The Silent Patient: An Analysis

by Alex Miceli 

The Silent Patient is told from the written perspective of Dr. Theo Farber, a talk therapist, who changes jobs to be able to work with the famous patient, Alicia Berenson, a painter who had shot her husband, Gabriel, several times in the face and then never spoke again. Instead of going to prison, she was committed to the failing psychiatric unit, the Grove. There, Theo faces internal resistance to his attempts to help Alicia. The novel also explores Theo’s own psychological issues and is partly told from Alicia’s diary leading up to the murder of her husband.

The Silent Patient is Michaelides’ first novel and won the Goodreads Choice Award for Mystery & Thriller. I hadn’t finished it by the time it won this award, so I did not vote for it myself. But I can see the appeal.

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Santa Steps Out: A History

2000 Paperback Edition

by Justin Tate

It’s spring, 1998. The world is obsessed with Titanic, discovering the Internet through AOL, rocking out to bubblegum boy bands, enjoying newly-FDA approved Viagra, and learning a lot about sex in the oral office–I mean, oval office. It also happens to be the year that fledgling writer Robert Devereaux finally publishes his landmark novel Santa Steps Out.

Since penning the first draft ten years earlier, it’s been a hard-fought battle. Many industry leaders claimed to love it, but never to the extreme of publication. Pat LoBrutto, a highly successful agent, went so far as to say he wanted to tell his grandchildren he edited the peculiar Santa book. Pat pushed the book at Tor, where it seemed like a Christmas miracle was finally going to happen. Devereaux made thousands of revisions per their request. But once again, when it came down to it, nobody dared publish the sex-filled Santa Claus horror novel.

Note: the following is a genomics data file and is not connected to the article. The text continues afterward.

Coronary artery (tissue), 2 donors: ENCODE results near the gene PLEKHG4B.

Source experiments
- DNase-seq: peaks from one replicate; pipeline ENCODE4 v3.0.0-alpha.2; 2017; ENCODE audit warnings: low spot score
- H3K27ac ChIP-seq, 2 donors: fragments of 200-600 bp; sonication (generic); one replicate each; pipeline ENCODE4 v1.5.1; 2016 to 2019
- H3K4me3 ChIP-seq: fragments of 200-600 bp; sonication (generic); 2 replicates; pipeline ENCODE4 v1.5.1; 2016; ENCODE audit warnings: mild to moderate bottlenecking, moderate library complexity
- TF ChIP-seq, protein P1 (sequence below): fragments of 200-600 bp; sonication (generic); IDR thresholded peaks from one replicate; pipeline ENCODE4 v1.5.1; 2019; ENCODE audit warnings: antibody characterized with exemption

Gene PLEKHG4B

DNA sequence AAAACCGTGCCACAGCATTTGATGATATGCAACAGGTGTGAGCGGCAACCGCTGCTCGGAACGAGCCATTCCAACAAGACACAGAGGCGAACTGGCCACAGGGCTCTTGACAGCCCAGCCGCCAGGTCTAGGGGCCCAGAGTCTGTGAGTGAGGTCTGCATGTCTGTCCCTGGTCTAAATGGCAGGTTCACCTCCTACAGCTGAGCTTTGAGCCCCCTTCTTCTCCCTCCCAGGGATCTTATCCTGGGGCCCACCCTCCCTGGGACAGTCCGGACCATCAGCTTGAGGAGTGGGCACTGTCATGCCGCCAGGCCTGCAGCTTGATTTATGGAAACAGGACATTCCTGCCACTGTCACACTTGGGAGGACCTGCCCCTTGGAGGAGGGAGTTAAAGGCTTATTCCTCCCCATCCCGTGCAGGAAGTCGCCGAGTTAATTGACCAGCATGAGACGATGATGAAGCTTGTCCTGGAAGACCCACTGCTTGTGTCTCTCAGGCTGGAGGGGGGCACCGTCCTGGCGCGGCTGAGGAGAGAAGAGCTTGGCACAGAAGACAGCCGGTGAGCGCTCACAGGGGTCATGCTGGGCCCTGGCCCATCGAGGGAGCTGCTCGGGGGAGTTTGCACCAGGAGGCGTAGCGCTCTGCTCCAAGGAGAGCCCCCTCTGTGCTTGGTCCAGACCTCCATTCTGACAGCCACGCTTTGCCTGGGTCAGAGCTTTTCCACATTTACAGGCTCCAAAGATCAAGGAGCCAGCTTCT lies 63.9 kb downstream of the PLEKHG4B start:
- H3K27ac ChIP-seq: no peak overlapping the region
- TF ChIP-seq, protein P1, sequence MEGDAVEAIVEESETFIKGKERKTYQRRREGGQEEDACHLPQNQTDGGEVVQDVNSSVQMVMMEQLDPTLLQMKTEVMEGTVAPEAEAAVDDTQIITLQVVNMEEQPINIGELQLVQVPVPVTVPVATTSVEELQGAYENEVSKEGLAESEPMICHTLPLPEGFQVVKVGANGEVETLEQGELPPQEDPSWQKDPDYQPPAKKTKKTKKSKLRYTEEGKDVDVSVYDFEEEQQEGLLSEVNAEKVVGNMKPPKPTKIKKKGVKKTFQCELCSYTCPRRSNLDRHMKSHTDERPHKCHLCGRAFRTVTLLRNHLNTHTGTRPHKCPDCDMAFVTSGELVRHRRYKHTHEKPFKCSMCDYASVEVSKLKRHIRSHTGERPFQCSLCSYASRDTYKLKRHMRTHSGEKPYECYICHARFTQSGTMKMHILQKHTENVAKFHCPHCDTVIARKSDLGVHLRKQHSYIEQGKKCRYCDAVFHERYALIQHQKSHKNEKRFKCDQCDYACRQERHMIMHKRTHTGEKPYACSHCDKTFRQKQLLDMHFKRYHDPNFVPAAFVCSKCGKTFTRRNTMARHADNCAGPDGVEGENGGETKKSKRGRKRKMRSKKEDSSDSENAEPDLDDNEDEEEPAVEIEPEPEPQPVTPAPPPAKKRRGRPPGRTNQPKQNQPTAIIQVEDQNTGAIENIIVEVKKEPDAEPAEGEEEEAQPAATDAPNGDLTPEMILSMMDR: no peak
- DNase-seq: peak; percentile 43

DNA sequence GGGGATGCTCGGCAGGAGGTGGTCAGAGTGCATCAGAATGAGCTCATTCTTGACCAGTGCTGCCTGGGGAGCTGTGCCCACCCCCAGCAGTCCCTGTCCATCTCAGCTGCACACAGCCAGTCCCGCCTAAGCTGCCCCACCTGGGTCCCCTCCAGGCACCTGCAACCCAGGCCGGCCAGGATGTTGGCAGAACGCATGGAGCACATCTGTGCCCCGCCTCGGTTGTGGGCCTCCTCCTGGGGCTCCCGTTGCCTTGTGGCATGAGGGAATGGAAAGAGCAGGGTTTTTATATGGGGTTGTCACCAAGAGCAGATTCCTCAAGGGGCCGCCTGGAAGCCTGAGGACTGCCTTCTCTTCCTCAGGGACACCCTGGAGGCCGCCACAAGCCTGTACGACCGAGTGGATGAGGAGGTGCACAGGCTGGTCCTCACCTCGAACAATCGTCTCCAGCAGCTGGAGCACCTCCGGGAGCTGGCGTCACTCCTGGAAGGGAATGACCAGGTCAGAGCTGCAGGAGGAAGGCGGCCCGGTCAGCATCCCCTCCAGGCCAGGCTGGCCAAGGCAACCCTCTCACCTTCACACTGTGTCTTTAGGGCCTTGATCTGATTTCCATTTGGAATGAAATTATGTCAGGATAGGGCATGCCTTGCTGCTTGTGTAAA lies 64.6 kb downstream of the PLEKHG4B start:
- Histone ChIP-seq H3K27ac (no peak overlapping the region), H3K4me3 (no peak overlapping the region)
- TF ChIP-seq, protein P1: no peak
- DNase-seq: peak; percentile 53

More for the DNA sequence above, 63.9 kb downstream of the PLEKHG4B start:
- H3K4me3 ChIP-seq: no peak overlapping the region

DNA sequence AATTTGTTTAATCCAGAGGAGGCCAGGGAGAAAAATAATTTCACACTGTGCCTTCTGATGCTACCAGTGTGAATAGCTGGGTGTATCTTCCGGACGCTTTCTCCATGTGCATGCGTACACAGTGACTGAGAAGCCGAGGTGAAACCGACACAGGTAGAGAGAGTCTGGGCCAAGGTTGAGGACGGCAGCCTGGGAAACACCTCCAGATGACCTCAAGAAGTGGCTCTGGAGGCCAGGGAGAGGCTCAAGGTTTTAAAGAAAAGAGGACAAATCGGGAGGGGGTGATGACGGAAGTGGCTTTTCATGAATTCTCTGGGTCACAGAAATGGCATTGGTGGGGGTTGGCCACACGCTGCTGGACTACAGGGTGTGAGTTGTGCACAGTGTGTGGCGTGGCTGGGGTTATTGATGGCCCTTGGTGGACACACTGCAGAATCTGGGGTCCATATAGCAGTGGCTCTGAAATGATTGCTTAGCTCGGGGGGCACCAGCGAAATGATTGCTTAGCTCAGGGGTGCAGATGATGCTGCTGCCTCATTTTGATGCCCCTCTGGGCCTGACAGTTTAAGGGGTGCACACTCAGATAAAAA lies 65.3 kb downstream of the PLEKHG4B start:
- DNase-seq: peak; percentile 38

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5 Things I Learned By Being An Editor

by Michael J. H. MacNeill

Two years ago I got a wild hair up my ass and decided to make a fiction magazine. There weren’t many magazines out there that produced what I wanted.

What I wanted was the equivalent of a low budget, terrible-but-great horror movie. Despite having no budget, and despite having no directorial skills and no trained actors and no sober crewmembers, a bunch of enthusiastic fans with a camera and a heart of gold can still make something incredible. And by incredible, I mean incredibly bad. But something magical happens with these kinds of bad movies. The audience can quickly adopt the movie’s shortcomings, and, somewhere along the line, the chemistry of the water changes. It’s the puppet show effect. Don’t bother hiding the strings. Everybody can tell that it’s a puppet. There are no illusions. The strings don’t matter. You can still enjoy the show.

I wanted that DIY, screw the rules, “lean in” quality in a literary magazine. And, equally as important, I wanted to show off the good work that my writing group was producing. Most importantly, I wanted to reestablish subterranean mutants and slimy, semi-erotic monsters into the great Literary Conversation. So I got to work, learned what I needed to learn, and put out the word.

That’s when I realized I had been fucking up.

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Jaela Lynndon on Contemporary Art

Conventional Art is very, well, conventional:

That’s a painting of a bowl of fruit.

It looks like a bowl of fruit.

The artist intended it to look like a bowl of fruit.

Everybody who sees it can tell that it’s (say it with me now) a bowl of fruit.

Contemporary Art is different:

That could be a bowl of fruit – or it could be various snakes of different colors who’ve just devoured a pack of rats, then curled up together in this bowl, their skins distended into vaguely fruit-like shapes by the currently-being-digested lumps.

Or maybe it’s a horse.

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